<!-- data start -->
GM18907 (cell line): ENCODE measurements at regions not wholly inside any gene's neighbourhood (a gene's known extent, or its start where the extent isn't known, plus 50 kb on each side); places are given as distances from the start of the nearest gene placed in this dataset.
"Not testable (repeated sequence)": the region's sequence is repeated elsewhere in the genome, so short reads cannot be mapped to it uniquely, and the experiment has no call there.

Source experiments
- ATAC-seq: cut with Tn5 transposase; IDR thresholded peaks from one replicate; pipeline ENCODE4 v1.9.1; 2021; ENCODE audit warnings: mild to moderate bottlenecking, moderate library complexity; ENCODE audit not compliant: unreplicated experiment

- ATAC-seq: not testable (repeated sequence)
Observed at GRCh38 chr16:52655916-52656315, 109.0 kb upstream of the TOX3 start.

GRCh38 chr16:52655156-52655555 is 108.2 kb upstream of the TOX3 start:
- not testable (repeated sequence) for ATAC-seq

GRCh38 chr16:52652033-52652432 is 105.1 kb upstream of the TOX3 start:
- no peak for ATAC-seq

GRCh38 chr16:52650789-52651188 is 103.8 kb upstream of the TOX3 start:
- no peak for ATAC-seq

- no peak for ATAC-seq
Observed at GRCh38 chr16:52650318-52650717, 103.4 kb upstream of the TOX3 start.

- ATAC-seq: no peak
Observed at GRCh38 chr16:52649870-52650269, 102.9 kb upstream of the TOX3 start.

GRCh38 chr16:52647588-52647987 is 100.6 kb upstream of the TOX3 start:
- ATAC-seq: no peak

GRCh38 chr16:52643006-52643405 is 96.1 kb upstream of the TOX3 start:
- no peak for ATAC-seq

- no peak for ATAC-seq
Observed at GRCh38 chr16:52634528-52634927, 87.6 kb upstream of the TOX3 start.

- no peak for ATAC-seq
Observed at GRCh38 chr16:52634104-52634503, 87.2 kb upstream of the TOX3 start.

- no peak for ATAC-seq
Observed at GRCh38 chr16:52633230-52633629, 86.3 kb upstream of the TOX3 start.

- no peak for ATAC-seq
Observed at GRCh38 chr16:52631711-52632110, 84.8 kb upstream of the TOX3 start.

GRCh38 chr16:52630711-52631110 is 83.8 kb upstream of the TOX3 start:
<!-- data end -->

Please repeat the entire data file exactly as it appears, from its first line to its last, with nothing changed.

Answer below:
GM18907 (cell line): ENCODE measurements at regions not wholly inside any gene's neighbourhood (a gene's known extent, or its start where the extent isn't known, plus 50 kb on each side); places are given as distances from the start of the nearest gene placed in this dataset.
"Not testable (repeated sequence)": the region's sequence is repeated elsewhere in the genome, so short reads cannot be mapped to it uniquely, and the experiment has no call there.

Source experiments
- ATAC-seq: cut with Tn5 transposase; IDR thresholded peaks from one replicate; pipeline ENCODE4 v1.9.1; 2021; ENCODE audit warnings: mild to moderate bottlenecking, moderate library complexity; ENCODE audit not compliant: unreplicated experiment

- ATAC-seq: not testable (repeated sequence)
Observed at GRCh38 chr16:52655916-52656315, 109.0 kb upstream of the TOX3 start.

GRCh38 chr16:52655156-52655555 is 108.2 kb upstream of the TOX3 start:
- not testable (repeated sequence) for ATAC-seq

GRCh38 chr16:52652033-52652432 is 105.1 kb upstream of the TOX3 start:
- no peak for ATAC-seq

GRCh38 chr16:52650789-52651188 is 103.8 kb upstream of the TOX3 start:
- no peak for ATAC-seq

- no peak for ATAC-seq
Observed at GRCh38 chr16:52650318-52650717, 103.4 kb upstream of the TOX3 start.

- ATAC-seq: no peak
Observed at GRCh38 chr16:52649870-52650269, 102.9 kb upstream of the TOX3 start.

GRCh38 chr16:52647588-52647987 is 100.6 kb upstream of the TOX3 start:
- ATAC-seq: no peak

GRCh38 chr16:52643006-52643405 is 96.1 kb upstream of the TOX3 start:
- no peak for ATAC-seq

- no peak for ATAC-seq
Observed at GRCh38 chr16:52634528-52634927, 87.6 kb upstream of the TOX3 start.

- no peak for ATAC-seq
Observed at GRCh38 chr16:52634104-52634503, 87.2 kb upstream of the TOX3 start.

- no peak for ATAC-seq
Observed at GRCh38 chr16:52633230-52633629, 86.3 kb upstream of the TOX3 start.

- no peak for ATAC-seq
Observed at GRCh38 chr16:52631711-52632110, 84.8 kb upstream of the TOX3 start.

GRCh38 chr16:52630711-52631110 is 83.8 kb upstream of the TOX3 start: